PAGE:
- Friedrich Helbig : The legend of the eternal Jew, its poetic change etc. , Berlin 1874.
- Moncure Daniel Conway (1832–1907): The Wandering Jew , London 1881.
- Leonhard Neubaur (1847–1917): The legend of the eternal Jew , Leipzig 1884.
- Paulus Stephanus Cassel : The book of Esther. A contribution to the history of the Orient, translated from the original Hebrew text, explained historically and theologically , Berlin and Leipzig 1885.
- Ludwig Aurbacher : A Volksbüchlein. Contains: The story of the eternal Jew, the adventures of the seven Swabians, along with many other edifying and delightful histories. Second, increased and improved edition for Volksfreunde , Munich 1835; Munich Volksschrift No. 29. History of the Eternal Jew / History of Doctor Faustus; Legend of the knight St. George. Kevelaer , new edition, around 1905/1910.
- Franz Pehr: The Eternal Jew in Sagen from Carinthia , 1913.
- Le Juif errant (1812) is a melodrama by Louis-Charles Caigniez with music by Louis Alexandre Piccinni .
- Carl Loewe , Der Ewige Jude (1834), legend by Alois Schreiber, op.36,3
- Richard Wagner used the motif of the Eternal Jew several times: In the form of the sailor who restlessly crosses the seas in his opera The Flying Dutchman (1843) Wagner expresses this myth most clearly, as he explains in A Message to My Friends from 1851, “a strange one Mixture of the character of the Eternal Jew with that of Odysseus ”, a mixture of medieval Christian longing for death and Hellenic“ longing for home, house, stove and wife. ”Dieter Borchmeyer (2002) believes that Wagner was in the form of the one who could not die , eternally homeless wanderer saw a symbol of existence of himself and his artistry, whose “changes” also reflected his own impact history. At the same time, for Wagner, the Ahasver legend reflected the fate of the Judaism he hated: This indicates that Wagner actually had a denied closeness to some traditions of Jewish thought.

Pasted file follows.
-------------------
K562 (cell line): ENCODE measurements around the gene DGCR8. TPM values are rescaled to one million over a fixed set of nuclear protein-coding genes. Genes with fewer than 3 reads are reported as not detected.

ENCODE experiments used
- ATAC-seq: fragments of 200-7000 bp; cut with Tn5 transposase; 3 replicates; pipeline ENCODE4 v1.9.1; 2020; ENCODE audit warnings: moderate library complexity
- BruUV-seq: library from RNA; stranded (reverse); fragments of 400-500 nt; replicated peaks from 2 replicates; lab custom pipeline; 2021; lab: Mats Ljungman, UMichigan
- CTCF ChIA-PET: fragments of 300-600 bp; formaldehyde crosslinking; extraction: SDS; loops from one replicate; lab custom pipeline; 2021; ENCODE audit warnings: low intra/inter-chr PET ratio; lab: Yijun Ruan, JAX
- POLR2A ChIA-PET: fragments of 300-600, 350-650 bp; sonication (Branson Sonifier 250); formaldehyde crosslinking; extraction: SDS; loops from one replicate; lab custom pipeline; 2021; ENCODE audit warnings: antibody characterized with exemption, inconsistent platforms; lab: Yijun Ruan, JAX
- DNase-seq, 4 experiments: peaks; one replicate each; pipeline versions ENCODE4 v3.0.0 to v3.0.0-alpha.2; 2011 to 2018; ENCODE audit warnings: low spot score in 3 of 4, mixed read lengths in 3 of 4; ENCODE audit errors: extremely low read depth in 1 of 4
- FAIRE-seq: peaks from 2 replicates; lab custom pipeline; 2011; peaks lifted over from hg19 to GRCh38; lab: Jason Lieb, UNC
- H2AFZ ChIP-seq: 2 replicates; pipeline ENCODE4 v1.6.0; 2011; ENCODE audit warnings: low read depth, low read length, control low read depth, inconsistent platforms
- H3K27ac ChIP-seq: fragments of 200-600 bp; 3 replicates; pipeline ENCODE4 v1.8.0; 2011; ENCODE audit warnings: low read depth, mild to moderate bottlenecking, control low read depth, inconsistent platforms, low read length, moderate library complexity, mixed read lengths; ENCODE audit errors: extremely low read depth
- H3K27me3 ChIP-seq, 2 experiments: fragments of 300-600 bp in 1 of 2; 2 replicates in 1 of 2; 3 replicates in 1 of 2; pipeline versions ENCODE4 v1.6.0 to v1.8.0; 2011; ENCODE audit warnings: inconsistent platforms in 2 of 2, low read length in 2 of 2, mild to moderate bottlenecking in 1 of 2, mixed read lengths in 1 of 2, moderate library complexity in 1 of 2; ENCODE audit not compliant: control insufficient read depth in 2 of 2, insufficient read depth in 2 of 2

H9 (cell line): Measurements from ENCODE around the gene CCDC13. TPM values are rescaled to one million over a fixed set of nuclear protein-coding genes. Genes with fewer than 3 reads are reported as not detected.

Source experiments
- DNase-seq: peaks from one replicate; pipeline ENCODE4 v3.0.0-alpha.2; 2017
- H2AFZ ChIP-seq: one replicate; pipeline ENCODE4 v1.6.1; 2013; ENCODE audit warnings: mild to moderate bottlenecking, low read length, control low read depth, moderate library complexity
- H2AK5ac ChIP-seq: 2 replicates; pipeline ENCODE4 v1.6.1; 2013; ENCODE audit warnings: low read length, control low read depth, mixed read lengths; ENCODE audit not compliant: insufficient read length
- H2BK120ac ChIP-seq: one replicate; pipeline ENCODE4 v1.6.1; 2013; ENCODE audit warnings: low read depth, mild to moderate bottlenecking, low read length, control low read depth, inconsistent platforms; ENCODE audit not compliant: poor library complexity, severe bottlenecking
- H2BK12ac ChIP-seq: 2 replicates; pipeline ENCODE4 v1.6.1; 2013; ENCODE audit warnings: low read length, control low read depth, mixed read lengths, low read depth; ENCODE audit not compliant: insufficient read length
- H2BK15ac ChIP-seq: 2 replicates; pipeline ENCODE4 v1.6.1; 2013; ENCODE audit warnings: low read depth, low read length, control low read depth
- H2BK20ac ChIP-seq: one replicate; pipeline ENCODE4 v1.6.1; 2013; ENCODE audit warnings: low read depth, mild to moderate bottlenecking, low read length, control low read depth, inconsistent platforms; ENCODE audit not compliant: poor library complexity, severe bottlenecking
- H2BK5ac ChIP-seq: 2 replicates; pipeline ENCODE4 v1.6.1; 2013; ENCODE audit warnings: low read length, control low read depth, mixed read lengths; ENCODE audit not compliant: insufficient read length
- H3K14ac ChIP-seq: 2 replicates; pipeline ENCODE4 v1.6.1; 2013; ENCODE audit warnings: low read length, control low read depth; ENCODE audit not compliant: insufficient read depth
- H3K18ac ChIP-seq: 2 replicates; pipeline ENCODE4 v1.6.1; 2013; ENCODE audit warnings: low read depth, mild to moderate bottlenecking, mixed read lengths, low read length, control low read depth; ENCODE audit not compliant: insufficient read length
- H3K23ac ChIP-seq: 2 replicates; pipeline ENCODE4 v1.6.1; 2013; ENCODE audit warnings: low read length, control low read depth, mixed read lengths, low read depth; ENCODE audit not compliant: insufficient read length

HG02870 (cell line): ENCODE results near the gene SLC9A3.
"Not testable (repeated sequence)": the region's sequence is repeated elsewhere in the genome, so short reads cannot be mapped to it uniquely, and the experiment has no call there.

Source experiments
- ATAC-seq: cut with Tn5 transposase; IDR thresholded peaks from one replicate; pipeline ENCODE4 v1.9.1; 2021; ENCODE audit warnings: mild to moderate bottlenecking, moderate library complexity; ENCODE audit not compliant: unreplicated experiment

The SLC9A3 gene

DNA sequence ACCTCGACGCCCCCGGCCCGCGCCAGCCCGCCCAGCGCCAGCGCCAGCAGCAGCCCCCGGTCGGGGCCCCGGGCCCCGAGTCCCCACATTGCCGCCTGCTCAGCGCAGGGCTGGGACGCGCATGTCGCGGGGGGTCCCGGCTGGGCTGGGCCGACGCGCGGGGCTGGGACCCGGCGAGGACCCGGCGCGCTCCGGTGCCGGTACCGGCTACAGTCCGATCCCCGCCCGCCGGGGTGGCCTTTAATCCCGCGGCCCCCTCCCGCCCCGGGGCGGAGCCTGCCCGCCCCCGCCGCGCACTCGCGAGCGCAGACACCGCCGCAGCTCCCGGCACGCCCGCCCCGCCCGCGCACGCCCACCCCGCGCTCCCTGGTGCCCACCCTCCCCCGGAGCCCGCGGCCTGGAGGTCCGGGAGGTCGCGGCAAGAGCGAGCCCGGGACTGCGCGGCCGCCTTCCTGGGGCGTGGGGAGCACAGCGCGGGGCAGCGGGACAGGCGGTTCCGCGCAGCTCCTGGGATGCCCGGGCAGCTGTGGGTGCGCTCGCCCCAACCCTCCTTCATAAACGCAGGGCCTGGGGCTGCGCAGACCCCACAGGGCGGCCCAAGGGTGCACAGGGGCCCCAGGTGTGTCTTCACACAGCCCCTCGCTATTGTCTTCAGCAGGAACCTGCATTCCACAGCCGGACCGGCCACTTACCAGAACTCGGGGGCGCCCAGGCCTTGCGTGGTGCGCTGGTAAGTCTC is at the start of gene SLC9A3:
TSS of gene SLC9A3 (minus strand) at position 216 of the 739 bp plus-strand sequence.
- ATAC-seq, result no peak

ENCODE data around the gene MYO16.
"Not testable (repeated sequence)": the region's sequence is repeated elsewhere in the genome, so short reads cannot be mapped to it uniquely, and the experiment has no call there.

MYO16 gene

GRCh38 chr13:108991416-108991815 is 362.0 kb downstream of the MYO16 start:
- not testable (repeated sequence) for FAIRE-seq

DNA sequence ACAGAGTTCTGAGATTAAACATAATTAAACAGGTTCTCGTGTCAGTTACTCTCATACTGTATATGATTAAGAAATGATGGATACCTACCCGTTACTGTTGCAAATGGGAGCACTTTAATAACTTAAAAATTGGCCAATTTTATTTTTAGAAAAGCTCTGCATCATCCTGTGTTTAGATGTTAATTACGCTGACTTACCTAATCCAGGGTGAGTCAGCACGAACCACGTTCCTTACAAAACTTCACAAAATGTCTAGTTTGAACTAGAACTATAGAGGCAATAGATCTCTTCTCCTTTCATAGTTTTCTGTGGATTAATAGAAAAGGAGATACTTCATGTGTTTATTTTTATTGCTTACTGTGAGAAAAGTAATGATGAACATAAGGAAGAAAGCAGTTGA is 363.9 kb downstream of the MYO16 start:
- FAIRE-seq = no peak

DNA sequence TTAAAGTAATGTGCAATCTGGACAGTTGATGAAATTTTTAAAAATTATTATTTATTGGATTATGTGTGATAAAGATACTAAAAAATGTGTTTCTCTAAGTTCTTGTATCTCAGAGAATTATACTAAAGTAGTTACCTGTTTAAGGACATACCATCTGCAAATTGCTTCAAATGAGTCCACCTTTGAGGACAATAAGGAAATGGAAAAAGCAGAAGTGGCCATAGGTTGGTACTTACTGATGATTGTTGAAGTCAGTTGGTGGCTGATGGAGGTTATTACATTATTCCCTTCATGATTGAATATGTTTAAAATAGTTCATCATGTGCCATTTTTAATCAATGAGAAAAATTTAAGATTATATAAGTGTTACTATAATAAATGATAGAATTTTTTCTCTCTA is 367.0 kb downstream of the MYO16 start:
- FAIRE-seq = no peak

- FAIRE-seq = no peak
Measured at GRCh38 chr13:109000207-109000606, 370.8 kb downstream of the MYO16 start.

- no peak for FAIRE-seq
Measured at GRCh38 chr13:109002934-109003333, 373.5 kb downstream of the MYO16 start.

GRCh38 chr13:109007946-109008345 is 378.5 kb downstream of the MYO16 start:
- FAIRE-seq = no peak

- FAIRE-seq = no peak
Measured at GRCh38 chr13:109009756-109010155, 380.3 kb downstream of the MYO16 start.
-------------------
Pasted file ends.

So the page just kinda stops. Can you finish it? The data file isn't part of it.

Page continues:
- Fromental Halévy , Le Juif errant (1852), opera in five acts based on the novel by Eugène Sue
- In Leoš Janáček's opera The Makropulos Case (1926), the character of Elina Makropulos (Emilia Marty) can be seen as the female Ahasver.
- Peter Jona Korn composed his fourth Ahasver Symphony , op. 91, in 1989–90.
- The Finnish doom metal group Reverend Bizarre thematized the figure of the eternal Jew in their title "The Wandering Jew" from the EP Harbringer Of Metal (2003).
- Gustave Doré created a series of twelve wooden panels on the subject in 1856.
- Samuel Hirszenberg presented the Eternal Jew from a Jewish perspective in 1899.
- Sarnath Banerjee published an Indian graphic novel called "The Barn Owl's Wondrous Capers" in 2007 , which was inspired by the legend of the Wandering Jew.
In the silent film The Golem, How He Came into the World (1920), Ahasuerus is laughed at by the emperor and his servants. Thereupon he lets the palace collapse. The golem saves those present.
The Swiss writer, journalist and Turkey expert Max Rudolf Kaufmann submitted a film script "Ahasver" in German to the US copyright office in 1934. It is not known whether and how it was realized.
In the film The Seventh Sign (1988) with Demi Moore and Jürgen Prochnow in the leading roles, Prochnow portrays the Messiah and Bringer of the Apocalypse . Cartaphilos recognizes the signs that herald the end and wants to prevent anything that interrupts this sequence - because if it does Jesus enters his worldly kingdom, he (Cartaphilos) can finally die.
A similar figure found widespread use in countries shaped by Islam . In the Koran , Sameri , the Samaritan , is cursed by Moses to wander eternally because he helped the Israelites make the golden calf . The Islamic tradition also knows the mystical prophet al-Chidr , who is also said to wander immortally - but not restlessly - through the world.